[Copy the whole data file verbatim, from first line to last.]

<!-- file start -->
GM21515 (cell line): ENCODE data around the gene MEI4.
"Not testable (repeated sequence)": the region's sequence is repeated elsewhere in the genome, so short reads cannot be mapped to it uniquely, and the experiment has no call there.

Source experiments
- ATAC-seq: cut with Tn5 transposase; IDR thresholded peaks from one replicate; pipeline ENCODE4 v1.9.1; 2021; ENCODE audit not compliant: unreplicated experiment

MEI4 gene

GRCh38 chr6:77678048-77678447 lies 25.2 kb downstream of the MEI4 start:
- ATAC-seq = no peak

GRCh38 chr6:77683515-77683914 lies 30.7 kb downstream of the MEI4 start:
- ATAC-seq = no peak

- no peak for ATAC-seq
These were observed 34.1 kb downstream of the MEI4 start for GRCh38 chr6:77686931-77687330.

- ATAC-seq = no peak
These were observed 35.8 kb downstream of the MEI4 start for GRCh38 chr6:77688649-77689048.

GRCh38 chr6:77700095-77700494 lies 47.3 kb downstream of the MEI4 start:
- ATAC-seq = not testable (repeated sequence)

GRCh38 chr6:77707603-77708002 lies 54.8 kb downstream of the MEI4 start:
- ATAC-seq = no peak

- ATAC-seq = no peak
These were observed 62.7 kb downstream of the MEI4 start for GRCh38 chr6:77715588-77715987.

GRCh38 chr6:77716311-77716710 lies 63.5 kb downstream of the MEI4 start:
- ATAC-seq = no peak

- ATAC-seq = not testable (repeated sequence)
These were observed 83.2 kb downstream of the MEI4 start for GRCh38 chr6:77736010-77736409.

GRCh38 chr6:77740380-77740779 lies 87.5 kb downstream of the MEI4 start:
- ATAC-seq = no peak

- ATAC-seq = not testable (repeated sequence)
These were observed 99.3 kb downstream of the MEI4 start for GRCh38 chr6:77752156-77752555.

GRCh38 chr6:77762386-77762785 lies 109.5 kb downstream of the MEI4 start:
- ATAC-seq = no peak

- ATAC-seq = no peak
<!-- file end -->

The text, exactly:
GM21515 (cell line): ENCODE data around the gene MEI4.
"Not testable (repeated sequence)": the region's sequence is repeated elsewhere in the genome, so short reads cannot be mapped to it uniquely, and the experiment has no call there.

Source experiments
- ATAC-seq: cut with Tn5 transposase; IDR thresholded peaks from one replicate; pipeline ENCODE4 v1.9.1; 2021; ENCODE audit not compliant: unreplicated experiment

MEI4 gene

GRCh38 chr6:77678048-77678447 lies 25.2 kb downstream of the MEI4 start:
- ATAC-seq = no peak

GRCh38 chr6:77683515-77683914 lies 30.7 kb downstream of the MEI4 start:
- ATAC-seq = no peak

- no peak for ATAC-seq
These were observed 34.1 kb downstream of the MEI4 start for GRCh38 chr6:77686931-77687330.

- ATAC-seq = no peak
These were observed 35.8 kb downstream of the MEI4 start for GRCh38 chr6:77688649-77689048.

GRCh38 chr6:77700095-77700494 lies 47.3 kb downstream of the MEI4 start:
- ATAC-seq = not testable (repeated sequence)

GRCh38 chr6:77707603-77708002 lies 54.8 kb downstream of the MEI4 start:
- ATAC-seq = no peak

- ATAC-seq = no peak
These were observed 62.7 kb downstream of the MEI4 start for GRCh38 chr6:77715588-77715987.

GRCh38 chr6:77716311-77716710 lies 63.5 kb downstream of the MEI4 start:
- ATAC-seq = no peak

- ATAC-seq = not testable (repeated sequence)
These were observed 83.2 kb downstream of the MEI4 start for GRCh38 chr6:77736010-77736409.

GRCh38 chr6:77740380-77740779 lies 87.5 kb downstream of the MEI4 start:
- ATAC-seq = no peak

- ATAC-seq = not testable (repeated sequence)
These were observed 99.3 kb downstream of the MEI4 start for GRCh38 chr6:77752156-77752555.

GRCh38 chr6:77762386-77762785 lies 109.5 kb downstream of the MEI4 start:
- ATAC-seq = no peak

- ATAC-seq = no peak